Today – Universal has 1,700+ people across the globe, in 20+ countries, all working together to help our clients navigate an increasingly complex world. Whether by expanding our Global Community, or introducing new ways to support our clients’ critical missions, we continue to push ourselves to be proactive and innovative in finding new and better ways to help our clients succeed. We also continue to support our industry and the community through our advocacy and philanthropic initiatives. To learn more about Universal today, visit About Us.

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  • Explore operational insights from our blog.

    • How the U.S. Government Shutdown could impact your business aviation mission
      by Laura Everington on January 17, 2019 at 11:49

      Since late December 2018, the United States Government has been shut down due to a political dispute. The shutdown has had several impacts on the business aviation industry. With no immediate end in site, here’s what you need to know about how the shutdown could impact your business aviation mission. 1. Customs and Border Protection (CBP) Currently, CBP is affected only with overtime arrivals. It is important that operators communicate directly with their port of entry to clarify any local port impacts on proposed arrival times, especially if the operation proposes to arrive after normal business hours. User Fee Decals […] The post How the U.S. Government Shutdown could impact your business aviation mission appeared first on Universal® Operational Insight Blog. […]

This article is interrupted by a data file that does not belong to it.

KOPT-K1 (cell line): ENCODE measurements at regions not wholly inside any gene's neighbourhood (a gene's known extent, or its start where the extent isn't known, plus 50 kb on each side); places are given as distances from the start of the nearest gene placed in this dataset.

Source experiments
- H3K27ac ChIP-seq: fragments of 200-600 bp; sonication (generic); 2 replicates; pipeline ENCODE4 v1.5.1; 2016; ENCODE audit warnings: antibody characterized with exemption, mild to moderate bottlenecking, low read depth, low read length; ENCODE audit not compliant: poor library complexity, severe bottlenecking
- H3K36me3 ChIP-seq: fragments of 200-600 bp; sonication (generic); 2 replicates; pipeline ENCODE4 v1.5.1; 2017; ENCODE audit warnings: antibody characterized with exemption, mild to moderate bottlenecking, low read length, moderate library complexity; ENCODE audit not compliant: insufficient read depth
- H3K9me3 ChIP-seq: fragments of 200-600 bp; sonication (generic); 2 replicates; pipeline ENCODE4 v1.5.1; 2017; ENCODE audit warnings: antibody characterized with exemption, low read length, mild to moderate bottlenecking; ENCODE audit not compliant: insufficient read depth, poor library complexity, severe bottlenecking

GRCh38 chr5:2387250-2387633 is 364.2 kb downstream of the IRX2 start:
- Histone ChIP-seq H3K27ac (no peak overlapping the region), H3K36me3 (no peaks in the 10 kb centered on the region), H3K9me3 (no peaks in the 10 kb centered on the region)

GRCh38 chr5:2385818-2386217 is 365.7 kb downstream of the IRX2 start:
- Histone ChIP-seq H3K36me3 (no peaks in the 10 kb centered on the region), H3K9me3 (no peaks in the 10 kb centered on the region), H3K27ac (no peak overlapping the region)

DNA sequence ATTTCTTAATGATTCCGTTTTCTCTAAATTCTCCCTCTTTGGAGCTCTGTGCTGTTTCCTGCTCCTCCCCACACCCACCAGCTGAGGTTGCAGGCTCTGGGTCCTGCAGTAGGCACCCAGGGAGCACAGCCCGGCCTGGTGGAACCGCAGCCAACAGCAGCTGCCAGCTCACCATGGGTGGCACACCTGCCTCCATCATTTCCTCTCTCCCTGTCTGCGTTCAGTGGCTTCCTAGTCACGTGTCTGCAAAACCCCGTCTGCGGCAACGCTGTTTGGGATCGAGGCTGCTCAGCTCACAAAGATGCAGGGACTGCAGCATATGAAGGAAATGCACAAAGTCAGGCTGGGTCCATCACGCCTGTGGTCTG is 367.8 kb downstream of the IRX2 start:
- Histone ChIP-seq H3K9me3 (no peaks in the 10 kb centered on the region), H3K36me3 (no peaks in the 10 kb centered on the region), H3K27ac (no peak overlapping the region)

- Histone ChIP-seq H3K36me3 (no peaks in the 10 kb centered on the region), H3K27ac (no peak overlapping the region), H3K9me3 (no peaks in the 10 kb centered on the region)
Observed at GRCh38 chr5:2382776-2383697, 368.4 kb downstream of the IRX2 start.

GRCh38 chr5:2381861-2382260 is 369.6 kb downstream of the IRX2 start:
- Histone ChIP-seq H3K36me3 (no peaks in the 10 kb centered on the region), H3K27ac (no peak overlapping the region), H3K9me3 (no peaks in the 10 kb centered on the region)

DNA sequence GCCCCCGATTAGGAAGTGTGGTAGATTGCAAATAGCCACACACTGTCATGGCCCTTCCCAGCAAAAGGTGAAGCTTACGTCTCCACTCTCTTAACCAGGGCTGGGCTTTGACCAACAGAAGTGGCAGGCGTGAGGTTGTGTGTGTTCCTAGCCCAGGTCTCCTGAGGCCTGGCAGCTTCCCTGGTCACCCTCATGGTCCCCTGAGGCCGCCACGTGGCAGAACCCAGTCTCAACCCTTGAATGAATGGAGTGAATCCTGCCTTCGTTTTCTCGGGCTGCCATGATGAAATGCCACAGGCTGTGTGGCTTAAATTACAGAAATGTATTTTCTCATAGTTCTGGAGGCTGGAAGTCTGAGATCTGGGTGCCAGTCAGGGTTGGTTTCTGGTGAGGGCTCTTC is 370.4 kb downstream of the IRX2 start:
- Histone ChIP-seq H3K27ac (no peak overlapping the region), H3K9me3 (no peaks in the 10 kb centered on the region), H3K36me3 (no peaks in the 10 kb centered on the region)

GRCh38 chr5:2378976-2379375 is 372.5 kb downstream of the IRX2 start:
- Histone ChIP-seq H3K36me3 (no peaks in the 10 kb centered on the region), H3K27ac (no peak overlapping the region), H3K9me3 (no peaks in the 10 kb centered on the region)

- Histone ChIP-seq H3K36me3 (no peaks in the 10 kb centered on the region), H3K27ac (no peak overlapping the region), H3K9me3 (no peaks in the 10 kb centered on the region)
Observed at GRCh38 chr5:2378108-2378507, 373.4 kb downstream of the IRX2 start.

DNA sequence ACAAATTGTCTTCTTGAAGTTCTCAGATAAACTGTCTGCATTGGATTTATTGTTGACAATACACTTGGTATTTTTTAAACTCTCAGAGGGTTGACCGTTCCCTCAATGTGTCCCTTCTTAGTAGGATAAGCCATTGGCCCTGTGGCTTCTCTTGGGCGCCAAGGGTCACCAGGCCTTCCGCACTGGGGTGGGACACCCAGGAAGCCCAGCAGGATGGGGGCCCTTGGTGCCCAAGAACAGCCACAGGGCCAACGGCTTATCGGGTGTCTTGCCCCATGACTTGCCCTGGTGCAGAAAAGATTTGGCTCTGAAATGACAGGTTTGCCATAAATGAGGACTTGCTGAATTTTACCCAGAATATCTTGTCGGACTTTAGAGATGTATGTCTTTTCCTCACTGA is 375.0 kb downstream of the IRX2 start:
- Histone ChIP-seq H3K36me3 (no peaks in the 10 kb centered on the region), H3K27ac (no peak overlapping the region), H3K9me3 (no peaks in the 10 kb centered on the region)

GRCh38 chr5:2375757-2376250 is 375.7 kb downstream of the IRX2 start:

• Traveling to Rio Carnival 2019: Airports, Parking, Permits, PPRs & CIQ
      by Marcia Taue on January 16, 2019 at 12:30

      This year’s Rio Carnival runs March 1-5 with assorted events ranging from parades, music, and samba hall rehearsals. You can either arrive on the cusp of the activities and dive straight into the festivities or perhaps land in Rio earlier to witness spectacles additional spectacles, such as... The post Traveling to Rio Carnival 2019: Airports, Parking, Permits, PPRs & CIQ appeared first on Universal® Operational Insight Blog. […]

    • Bizav pilots asked to decrease runway occupancy time for arrivals at VHHH
      by Sarah Kalmeta on January 10, 2019 at 19:15

      During its ongoing flow control efforts, Hong Kong Civil Aviation Department (HKCAD) recently observed a documented difference in runway occupancy time for arrivals (ROTA) between commercial and business/GA operators... The post Bizav pilots asked to decrease runway occupancy time for arrivals at VHHH appeared first on Universal® Operational Insight Blog. […]

    • Economic Sanctions – How they impact business aviation
      by Kathy Self on January 9, 2019 at 16:23

      In the world of global business aviation, understanding economic sanctions regulations (both comprehensive and targeted) is important in order to reduce an operators’ exposure to significant fines and potential criminal penalties. The post Economic Sanctions – How they impact business aviation appeared first on Universal® Operational Insight Blog. […]